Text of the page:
Western Australia’s first demonstration SMART Farm opens at Muresk Institute
In an unprecedented showcase, Western Australia’s Muresk Institute has recently unveiled the state’s first public demonstration SMART farm on 13 June.
According to a press release by the Western Australia state government, the SMART farm integrates digital equipment into conventional agricultural infrastructure and utilises cloud-based technologies to help inform farmers and improve efficiency and decision-making.
By integrating digital equipment such as environmental sensors and GPS into modern agriculture, the SMART farm will be able to provide farmers with data on a deeper and wider scale. Access to better data is expected to boost agricultural productivity, environmental sustainability, safety and workflow, all of which make a farm more self-sufficient.
"As a local farmer, I understand the importance of new technology and the efficiencies and opportunities it presents to our industry,” said Agricultural Region Member of the Legislative Council (MLC) Darren West, who represented Australian Education and Training Minister Sue Ellery at the inaugural FarmSmart Showcase on 13 June.
"Not only is technology changing the way we do things, it is also opening up new opportunities for jobs. Muresk is leading the way in teaching and adopting the latest innovations in technology and systems to allow us to keep pace with the rest of the world."
Known as Muresk Agricultural College until 1985, Muresk Institute is a specialised agricultural training facility that seeks to provide access to latest innovations in agricultural technology, processes and equipment; It places an emphasis on industry-driven education, and focuses on scientific research and professional development in Western Australia’s agricultural sector. The launch of the public demonstration of the SMART farm not only underscores Muresk Institute’s commitment to driving innovation in the agricultural sector, but also affirms the institute’s excellence in agricultural research and development.
Muresk Institute’s SMART farm comes in light of similar smart farming projects across Australia; in March 2015, The University of New England in the Australian state of New South Wales had established a SMART Farm Innovation Centre at one of its Armidale commercial farms; the Sustainable Manageable Accessible Rural Technologies (SMART) Farm included technologies such as sensor networks, immersive communications technologies and autonomous agricultural systems, all of which were capable of generating real-time data on a 24/7 basis.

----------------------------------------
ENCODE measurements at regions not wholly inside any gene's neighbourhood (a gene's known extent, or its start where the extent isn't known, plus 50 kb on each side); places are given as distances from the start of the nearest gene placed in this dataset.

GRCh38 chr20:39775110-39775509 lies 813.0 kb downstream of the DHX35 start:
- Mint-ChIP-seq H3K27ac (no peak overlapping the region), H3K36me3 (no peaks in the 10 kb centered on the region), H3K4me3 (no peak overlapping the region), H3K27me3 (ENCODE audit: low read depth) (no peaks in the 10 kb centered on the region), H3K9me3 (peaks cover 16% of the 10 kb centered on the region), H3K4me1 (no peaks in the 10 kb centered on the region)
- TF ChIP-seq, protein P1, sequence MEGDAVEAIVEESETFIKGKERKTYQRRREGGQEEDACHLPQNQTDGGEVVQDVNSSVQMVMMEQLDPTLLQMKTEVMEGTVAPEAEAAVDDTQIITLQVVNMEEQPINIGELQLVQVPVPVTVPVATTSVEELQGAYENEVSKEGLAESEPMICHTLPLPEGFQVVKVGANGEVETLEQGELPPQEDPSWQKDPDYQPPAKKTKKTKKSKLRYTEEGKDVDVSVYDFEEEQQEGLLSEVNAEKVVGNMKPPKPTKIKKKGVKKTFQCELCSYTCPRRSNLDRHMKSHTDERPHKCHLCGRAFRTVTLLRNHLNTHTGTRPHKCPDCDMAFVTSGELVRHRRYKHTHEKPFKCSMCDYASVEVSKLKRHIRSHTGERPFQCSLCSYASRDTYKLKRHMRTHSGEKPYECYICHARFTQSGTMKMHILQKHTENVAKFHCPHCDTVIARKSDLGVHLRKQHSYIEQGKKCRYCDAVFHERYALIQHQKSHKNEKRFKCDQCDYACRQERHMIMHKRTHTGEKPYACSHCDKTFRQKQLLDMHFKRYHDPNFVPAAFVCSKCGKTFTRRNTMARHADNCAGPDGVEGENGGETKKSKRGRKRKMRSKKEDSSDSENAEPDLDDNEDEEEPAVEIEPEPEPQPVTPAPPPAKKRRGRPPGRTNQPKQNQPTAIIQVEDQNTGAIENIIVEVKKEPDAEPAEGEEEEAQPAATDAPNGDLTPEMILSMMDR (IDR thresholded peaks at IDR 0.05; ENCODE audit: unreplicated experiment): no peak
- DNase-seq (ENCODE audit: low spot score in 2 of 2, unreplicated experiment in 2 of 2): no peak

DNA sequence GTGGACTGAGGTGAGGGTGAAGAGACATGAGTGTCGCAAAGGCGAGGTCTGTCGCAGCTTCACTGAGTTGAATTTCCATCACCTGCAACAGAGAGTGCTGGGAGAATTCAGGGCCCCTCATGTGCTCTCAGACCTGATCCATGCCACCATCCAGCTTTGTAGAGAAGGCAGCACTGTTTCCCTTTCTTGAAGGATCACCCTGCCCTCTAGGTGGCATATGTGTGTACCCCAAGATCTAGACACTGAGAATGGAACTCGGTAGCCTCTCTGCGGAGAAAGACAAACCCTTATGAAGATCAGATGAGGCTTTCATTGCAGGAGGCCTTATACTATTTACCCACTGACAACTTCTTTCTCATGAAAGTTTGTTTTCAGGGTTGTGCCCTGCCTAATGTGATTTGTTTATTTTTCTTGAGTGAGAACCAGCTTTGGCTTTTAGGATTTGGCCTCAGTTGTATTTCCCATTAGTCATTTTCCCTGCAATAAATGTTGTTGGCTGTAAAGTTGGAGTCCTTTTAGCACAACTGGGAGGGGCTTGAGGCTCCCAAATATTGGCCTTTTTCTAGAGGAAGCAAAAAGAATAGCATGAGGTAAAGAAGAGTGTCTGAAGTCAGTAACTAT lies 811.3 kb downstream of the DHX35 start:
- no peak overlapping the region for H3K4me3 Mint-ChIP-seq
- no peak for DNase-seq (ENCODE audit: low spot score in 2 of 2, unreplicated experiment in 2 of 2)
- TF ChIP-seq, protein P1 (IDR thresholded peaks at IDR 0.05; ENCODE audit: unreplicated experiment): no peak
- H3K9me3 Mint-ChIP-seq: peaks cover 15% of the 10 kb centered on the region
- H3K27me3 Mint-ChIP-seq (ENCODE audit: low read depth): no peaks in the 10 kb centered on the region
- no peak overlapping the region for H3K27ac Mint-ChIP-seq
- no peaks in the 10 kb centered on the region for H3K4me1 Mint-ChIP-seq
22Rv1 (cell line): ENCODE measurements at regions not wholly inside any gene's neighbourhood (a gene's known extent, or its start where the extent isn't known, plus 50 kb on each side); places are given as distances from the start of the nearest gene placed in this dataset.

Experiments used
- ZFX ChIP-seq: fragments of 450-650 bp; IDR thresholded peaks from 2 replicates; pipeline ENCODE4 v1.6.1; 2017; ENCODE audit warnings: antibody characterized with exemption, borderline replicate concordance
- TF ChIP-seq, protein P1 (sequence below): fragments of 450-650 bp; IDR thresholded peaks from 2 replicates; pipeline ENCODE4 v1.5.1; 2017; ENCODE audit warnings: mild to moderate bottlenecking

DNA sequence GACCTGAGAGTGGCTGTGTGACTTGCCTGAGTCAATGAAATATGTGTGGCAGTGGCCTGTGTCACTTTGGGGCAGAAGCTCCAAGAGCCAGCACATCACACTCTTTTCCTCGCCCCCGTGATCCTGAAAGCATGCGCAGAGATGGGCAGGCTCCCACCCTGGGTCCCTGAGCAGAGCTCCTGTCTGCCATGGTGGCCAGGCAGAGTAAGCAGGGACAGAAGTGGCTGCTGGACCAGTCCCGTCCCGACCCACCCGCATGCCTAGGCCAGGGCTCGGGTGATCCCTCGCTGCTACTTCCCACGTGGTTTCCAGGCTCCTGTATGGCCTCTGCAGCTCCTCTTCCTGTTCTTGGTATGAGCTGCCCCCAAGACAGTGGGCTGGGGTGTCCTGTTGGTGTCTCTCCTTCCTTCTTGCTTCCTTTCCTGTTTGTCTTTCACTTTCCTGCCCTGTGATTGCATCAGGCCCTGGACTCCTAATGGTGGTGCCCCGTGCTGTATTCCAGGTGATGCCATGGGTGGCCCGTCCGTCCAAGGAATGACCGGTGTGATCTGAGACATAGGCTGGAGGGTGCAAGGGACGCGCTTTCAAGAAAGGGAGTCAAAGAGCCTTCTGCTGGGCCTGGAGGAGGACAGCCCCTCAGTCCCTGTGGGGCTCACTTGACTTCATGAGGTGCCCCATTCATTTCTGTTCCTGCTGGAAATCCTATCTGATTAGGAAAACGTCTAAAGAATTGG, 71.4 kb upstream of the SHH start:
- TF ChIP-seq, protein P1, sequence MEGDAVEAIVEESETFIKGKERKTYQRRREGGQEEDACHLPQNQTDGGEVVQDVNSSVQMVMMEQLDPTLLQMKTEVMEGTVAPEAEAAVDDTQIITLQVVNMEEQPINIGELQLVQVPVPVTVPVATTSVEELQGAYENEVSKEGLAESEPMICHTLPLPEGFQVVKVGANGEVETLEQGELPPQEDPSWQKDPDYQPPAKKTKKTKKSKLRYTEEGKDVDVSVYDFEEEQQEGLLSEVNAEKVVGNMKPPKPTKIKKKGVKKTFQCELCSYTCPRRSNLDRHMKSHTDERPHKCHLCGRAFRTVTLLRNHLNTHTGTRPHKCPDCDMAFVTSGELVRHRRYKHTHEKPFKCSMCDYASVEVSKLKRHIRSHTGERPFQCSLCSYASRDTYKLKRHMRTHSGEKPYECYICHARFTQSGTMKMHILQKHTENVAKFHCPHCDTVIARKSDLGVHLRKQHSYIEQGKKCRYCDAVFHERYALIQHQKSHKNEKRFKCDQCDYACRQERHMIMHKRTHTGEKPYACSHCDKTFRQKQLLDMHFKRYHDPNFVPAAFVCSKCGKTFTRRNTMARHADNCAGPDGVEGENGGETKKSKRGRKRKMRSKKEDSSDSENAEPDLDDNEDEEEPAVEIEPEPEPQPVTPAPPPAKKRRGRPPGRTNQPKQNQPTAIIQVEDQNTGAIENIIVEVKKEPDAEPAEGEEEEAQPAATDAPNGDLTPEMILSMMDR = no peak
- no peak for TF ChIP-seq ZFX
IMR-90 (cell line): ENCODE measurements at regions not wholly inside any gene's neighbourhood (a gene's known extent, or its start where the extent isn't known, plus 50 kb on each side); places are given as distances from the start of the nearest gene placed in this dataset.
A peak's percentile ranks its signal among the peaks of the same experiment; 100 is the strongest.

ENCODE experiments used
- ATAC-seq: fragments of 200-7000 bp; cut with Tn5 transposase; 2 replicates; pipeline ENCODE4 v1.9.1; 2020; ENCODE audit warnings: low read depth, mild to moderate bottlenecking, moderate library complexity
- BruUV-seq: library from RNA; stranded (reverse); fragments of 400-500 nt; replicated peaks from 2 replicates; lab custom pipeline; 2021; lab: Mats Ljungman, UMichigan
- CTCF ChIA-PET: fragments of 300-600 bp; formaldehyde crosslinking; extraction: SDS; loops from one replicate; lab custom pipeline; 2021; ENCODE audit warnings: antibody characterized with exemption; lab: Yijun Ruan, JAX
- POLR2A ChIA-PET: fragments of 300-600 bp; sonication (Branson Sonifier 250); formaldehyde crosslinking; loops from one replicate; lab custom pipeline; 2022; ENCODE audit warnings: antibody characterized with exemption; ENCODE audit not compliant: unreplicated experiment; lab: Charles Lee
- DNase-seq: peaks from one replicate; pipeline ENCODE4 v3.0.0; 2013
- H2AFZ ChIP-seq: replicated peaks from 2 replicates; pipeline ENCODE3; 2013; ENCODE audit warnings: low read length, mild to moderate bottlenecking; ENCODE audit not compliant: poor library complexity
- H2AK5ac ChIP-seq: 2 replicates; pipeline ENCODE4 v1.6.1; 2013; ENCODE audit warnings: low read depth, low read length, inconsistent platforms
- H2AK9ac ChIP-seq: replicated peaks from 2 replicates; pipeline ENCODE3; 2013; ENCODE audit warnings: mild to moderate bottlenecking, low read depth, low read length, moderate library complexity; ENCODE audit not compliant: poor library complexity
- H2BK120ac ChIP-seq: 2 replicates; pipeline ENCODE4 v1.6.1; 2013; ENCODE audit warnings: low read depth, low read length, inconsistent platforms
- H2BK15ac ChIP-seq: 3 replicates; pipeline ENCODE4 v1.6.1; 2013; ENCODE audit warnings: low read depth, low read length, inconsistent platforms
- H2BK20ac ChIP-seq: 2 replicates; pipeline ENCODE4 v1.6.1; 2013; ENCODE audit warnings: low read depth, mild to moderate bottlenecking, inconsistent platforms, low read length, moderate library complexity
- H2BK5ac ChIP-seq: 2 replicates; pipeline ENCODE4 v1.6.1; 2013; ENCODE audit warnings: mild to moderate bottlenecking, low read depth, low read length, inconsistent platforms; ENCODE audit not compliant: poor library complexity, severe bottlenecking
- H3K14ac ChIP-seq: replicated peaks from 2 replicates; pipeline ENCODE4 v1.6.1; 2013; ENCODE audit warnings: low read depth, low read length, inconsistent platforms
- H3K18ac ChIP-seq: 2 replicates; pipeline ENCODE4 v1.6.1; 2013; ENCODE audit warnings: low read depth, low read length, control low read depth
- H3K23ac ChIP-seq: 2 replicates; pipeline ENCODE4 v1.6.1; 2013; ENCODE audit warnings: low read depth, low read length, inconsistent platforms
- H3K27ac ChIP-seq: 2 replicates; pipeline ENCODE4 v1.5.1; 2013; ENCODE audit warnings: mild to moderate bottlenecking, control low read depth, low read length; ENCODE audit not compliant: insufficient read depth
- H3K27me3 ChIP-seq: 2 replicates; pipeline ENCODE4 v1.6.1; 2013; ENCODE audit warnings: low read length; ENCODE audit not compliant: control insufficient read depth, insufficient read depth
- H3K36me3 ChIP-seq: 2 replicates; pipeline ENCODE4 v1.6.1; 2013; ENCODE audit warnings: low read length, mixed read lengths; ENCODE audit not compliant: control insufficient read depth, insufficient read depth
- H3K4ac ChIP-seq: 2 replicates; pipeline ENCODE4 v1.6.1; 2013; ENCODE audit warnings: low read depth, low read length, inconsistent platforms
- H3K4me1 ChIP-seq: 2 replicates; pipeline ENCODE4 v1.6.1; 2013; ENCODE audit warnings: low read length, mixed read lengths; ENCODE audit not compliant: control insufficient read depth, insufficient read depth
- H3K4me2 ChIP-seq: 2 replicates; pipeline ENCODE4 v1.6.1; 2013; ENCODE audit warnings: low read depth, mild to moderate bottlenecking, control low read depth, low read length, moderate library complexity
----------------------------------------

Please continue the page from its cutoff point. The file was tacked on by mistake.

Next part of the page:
Besides smart farming projects, Western Australia’s Department of Primary Industries and Regional Development also recently conducted a Digital Farm Grants Program to boost digital connectivity of farming businesses. The program was budgeted at 5 million AUD, and evaluated applicants based on network coverage, network sustainability and price competitiveness.
In addition to appraising the merits of cloud-based smart farming, Agricultural Region Member of the Legislative Council (MLC) Darren West also added, “We need to up-skill and keep ahead of the game in farming technology, especially with the competition from the Black Sea”. According to commodity reports by Rabobank, the high prices of Australian agricultural produce like Australian Premium White wheat have led to a significant loss of market share in Southeast Asia as key importers turn to cheaper substitutes from Black Sea agricultural exporters such as Russia and Ukraine.
In June 2012, Australia’s market share of the Southeast Asia wheat market was nearly 60 percent; as of 2017, this share had slid sharply to below 40 percent. According to the Australian Export Grains Innovation Centre, grain production in Russia and Ukraine averaged 121 AUD and 133 AUD per ton respectively; in Australia, that figure stands at a staggering 216 AUD per ton.
As a significant source of employment and state income, Western Australia’s agricultural sector needs to find new ways to improve price competitiveness while maintaining high quality. Muresk Institute’s SMART farms will provide a testbed for improving farm productivity and efficiency, ensuring that Western Australian farms keep a technological edge above the competition.